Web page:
Doctors perform C-sections, also known as Cesarean sections, when women cannot safely give birth vaginally. Doctors make a surgical incision in the abdomen and deliver the baby through the uterine and abdominal walls. According to Kids Health, approximately 30 percent of all babies born in the U.S. are delivered by Cesarean section. A C-section is major surgery and women must take special precautions afterwards, including adhering to the recommended weight lifting restrictions. Lifting heavy things too soon may cause increased pain and damage to surgical incisions or abdominal muscles.
Mothers and babies usually stay in the hospital for about three days after a Cesarean birth, according to the Mayo Clinic. Mothers often choose to have their infants stay in their hospital rooms with them around the clock and most mothers can safely lift their newborns, but nurses provide assistance with baby care as needed. Don't try to pick up your baby if it causes significant pain, if you feel lightheaded or unsteady, or otherwise think it might not be safe to do so.
Obstetricians may recommend adherence to varying lifting restrictions about a Cesarean section, but most advise not lifting more than 10 to 15 pounds for at least a few weeks after the operation, according to Childbirth Solutions. Talk to your obstetrician about the specific guidelines you should follow. New moms may need some assistance with household chores such as laundry and grocery shopping so they avoid lifting heavy items. They may also need some assistance caring for other young children; for instance, they should not lift toddlers in and out of bed.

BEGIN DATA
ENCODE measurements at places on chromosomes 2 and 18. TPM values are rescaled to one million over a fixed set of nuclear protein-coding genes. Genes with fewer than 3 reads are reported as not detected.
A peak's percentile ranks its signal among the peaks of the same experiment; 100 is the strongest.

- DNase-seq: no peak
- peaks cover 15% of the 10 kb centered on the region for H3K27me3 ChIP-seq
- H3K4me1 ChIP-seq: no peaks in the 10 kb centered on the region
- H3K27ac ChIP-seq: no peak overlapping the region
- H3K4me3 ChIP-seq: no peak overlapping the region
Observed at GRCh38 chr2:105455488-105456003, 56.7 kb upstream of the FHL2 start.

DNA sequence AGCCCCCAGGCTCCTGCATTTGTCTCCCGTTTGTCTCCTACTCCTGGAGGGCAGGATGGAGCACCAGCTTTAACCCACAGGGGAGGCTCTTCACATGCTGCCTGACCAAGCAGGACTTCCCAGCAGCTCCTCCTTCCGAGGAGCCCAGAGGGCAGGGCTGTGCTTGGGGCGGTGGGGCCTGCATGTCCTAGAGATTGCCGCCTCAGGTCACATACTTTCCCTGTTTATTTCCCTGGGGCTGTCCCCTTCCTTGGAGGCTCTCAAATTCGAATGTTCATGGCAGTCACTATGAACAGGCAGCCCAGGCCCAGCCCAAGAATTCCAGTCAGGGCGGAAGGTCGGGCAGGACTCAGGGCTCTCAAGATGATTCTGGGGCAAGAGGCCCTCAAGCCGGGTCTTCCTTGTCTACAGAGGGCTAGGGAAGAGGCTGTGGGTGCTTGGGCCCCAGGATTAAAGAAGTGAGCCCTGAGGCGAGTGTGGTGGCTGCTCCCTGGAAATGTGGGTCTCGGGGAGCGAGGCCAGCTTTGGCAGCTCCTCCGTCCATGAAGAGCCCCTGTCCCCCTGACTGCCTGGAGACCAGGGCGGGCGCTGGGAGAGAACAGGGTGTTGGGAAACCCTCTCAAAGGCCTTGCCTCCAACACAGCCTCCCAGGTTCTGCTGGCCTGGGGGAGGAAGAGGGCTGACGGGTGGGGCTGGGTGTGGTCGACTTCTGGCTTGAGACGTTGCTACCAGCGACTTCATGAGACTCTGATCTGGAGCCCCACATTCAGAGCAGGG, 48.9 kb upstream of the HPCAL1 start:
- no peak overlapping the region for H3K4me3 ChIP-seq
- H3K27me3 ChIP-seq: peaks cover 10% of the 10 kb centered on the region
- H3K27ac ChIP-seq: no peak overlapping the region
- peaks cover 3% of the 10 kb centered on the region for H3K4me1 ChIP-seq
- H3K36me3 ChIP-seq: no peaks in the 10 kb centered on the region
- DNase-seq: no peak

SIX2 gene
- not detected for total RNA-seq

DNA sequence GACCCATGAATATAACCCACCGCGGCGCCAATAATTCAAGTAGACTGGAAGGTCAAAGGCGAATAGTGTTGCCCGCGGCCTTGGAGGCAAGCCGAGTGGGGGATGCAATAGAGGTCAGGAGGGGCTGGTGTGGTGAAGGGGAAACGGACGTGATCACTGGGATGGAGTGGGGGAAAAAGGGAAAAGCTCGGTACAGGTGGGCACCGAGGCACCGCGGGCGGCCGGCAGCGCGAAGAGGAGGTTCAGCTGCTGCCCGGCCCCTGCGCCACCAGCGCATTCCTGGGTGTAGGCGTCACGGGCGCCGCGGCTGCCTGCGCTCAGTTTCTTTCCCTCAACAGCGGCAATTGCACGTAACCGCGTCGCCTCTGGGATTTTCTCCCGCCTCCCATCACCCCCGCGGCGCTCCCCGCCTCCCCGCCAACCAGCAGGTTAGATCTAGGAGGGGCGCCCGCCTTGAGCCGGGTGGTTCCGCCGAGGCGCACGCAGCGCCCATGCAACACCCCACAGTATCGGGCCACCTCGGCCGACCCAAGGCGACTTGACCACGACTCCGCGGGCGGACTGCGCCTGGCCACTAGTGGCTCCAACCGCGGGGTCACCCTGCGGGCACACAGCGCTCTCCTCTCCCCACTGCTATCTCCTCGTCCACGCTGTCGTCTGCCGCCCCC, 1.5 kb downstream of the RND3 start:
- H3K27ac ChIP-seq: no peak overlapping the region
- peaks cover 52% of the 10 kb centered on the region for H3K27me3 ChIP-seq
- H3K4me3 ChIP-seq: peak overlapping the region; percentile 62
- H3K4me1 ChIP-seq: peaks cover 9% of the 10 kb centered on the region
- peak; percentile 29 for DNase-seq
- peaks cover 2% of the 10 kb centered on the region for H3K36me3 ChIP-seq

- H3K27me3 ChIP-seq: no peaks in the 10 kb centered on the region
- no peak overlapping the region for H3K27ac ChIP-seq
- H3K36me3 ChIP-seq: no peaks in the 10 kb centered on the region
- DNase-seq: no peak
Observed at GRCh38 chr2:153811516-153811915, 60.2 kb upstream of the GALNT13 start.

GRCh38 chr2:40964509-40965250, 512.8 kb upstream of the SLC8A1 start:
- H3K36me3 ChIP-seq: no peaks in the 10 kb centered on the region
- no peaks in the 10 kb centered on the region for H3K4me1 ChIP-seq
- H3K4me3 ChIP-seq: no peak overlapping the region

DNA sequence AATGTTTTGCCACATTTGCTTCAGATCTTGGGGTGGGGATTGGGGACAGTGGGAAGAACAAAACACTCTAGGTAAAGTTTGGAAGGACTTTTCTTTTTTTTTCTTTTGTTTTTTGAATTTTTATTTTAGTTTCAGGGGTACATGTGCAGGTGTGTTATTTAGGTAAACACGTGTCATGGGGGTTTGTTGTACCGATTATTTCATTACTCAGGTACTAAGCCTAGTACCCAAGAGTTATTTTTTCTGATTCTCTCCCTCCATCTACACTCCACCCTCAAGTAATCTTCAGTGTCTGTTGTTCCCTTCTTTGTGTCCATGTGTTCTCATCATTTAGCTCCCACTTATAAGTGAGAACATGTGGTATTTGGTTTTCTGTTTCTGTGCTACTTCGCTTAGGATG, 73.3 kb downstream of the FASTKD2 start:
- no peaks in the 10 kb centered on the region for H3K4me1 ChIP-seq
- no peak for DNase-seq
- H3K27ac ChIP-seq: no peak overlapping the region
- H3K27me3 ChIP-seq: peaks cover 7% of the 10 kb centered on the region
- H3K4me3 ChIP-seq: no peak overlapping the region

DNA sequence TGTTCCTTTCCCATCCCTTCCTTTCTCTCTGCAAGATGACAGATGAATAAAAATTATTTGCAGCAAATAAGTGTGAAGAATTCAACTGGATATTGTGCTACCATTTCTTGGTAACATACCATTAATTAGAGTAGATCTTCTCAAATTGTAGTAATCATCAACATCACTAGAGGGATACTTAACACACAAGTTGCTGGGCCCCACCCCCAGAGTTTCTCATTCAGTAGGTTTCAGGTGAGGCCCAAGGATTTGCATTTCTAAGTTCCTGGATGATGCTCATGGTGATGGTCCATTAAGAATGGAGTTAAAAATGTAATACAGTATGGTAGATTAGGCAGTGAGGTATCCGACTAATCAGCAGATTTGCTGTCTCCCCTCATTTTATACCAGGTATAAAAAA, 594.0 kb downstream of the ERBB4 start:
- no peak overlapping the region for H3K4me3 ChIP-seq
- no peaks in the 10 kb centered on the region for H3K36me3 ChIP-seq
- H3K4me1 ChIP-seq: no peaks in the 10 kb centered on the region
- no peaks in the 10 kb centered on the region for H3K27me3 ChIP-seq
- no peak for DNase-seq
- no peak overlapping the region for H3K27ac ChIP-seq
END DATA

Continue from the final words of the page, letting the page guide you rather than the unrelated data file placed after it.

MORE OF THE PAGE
While newborns typically weigh less than 10 pounds and moms can safely lift their newborn babies after a C-section, breastfeeding babies in the typical "cradle hold" may put too much pressure on surgical incisions and cause discomfort. Instead, women can lie on their sides to breastfeed or they can use the "clutch hold," also referred to as the "football hold," when breastfeeding. See Resources for more information of breastfeeding positions.
Safe Lifting Techniques
In addition to adhering to any lifting restrictions given to you by your physician, it's important to practice safe lifting techniques, even when lifting relatively light objects. The University of California offers a number of tips for safe lifting. Lift with your legs, not your back, because your leg muscles are stronger and you'll be less likely to injure yourself. Turn by moving your feet rather than twisting your back. Hold heavy objects close to your body. If you need to rise to your feet from a sitting position with your baby, put your baby down beside you, stand up, then pick up your baby. That puts less strain on your abdominal muscles than rising to your feet with a baby in your arms.